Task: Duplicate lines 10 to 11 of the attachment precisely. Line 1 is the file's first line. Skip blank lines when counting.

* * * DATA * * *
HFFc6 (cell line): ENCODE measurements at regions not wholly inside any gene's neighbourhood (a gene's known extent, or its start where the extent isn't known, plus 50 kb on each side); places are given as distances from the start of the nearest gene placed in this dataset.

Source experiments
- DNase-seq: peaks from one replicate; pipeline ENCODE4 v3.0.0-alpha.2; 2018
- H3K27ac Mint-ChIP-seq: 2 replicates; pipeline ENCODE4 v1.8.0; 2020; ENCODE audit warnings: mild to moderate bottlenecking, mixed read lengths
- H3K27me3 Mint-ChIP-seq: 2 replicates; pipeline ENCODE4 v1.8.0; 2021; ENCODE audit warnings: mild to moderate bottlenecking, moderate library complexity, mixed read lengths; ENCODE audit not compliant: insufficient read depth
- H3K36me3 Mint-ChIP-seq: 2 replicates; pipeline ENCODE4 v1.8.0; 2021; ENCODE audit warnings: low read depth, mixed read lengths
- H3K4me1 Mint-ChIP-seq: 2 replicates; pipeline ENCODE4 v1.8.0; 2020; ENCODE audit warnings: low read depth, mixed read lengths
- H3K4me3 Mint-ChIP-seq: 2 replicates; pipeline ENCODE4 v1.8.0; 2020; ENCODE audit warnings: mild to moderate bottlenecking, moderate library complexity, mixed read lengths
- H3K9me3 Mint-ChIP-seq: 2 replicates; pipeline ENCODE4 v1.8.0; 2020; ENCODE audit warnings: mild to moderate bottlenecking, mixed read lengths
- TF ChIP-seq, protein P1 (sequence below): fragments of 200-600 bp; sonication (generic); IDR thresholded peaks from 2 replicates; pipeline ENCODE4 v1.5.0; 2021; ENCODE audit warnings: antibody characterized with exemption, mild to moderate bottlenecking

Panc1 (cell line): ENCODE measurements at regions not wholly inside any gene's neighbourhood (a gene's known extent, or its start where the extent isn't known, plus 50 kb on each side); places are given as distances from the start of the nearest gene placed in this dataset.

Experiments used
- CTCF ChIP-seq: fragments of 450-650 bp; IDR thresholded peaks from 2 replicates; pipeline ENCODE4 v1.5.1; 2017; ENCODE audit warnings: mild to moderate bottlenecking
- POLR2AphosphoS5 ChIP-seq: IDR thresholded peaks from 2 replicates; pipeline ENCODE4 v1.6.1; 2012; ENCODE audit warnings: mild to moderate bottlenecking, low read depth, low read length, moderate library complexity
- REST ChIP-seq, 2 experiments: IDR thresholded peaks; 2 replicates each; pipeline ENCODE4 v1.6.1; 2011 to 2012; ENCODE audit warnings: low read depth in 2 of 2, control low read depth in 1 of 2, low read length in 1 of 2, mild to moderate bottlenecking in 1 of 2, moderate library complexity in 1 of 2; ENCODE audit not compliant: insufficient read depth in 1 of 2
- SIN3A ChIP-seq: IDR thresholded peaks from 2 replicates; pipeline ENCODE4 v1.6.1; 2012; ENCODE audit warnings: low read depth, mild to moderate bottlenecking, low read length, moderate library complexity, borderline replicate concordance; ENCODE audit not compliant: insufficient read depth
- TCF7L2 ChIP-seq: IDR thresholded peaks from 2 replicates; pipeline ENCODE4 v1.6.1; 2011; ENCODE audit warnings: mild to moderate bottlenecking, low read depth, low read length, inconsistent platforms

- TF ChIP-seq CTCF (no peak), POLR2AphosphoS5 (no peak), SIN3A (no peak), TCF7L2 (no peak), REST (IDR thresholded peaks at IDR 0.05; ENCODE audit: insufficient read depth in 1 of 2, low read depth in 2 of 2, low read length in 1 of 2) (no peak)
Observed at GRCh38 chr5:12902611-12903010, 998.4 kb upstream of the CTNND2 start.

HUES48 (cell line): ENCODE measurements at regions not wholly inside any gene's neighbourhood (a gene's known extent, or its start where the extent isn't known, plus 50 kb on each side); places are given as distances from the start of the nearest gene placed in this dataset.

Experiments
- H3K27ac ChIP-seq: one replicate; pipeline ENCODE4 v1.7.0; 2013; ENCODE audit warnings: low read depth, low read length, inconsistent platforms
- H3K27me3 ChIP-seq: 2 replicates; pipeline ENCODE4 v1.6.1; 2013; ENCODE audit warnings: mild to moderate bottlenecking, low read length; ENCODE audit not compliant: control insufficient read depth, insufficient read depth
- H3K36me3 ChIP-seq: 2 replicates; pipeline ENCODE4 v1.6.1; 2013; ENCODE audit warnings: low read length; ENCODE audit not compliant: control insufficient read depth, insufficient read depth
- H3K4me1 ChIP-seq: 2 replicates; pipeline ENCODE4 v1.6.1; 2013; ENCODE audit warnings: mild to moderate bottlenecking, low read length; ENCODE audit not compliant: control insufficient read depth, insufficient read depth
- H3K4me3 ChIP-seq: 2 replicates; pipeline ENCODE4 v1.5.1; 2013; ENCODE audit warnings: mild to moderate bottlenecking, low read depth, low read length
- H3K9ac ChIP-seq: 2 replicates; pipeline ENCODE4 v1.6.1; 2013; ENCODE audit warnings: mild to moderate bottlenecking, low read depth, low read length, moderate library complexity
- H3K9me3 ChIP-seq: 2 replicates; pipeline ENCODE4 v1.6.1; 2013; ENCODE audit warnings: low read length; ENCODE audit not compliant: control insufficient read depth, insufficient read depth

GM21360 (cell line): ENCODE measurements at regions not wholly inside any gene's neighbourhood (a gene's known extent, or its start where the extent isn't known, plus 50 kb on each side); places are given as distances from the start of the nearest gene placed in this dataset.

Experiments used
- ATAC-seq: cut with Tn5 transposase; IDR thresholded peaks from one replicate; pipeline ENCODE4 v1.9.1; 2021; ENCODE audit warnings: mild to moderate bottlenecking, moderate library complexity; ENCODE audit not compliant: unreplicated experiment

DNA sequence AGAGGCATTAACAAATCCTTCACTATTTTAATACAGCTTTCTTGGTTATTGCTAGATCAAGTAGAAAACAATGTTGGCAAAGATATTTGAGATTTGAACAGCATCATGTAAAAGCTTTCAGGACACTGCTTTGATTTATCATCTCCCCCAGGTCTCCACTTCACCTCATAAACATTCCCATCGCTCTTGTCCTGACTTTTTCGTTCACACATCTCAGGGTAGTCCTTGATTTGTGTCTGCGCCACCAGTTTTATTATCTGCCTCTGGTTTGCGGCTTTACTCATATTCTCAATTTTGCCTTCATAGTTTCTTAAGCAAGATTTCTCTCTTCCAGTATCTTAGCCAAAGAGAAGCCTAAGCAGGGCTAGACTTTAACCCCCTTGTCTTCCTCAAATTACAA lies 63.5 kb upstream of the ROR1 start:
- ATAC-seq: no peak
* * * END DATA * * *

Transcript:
- TF ChIP-seq, protein P1 (sequence below): fragments of 200-600 bp; sonication (generic); IDR thresholded peaks from 2 replicates; pipeline ENCODE4 v1.5.0; 2021; ENCODE audit warnings: antibody characterized with exemption, mild to moderate bottlenecking

Panc1 (cell line): ENCODE measurements at regions not wholly inside any gene's neighbourhood (a gene's known extent, or its start where the extent isn't known, plus 50 kb on each side); places are given as distances from the start of the nearest gene placed in this dataset.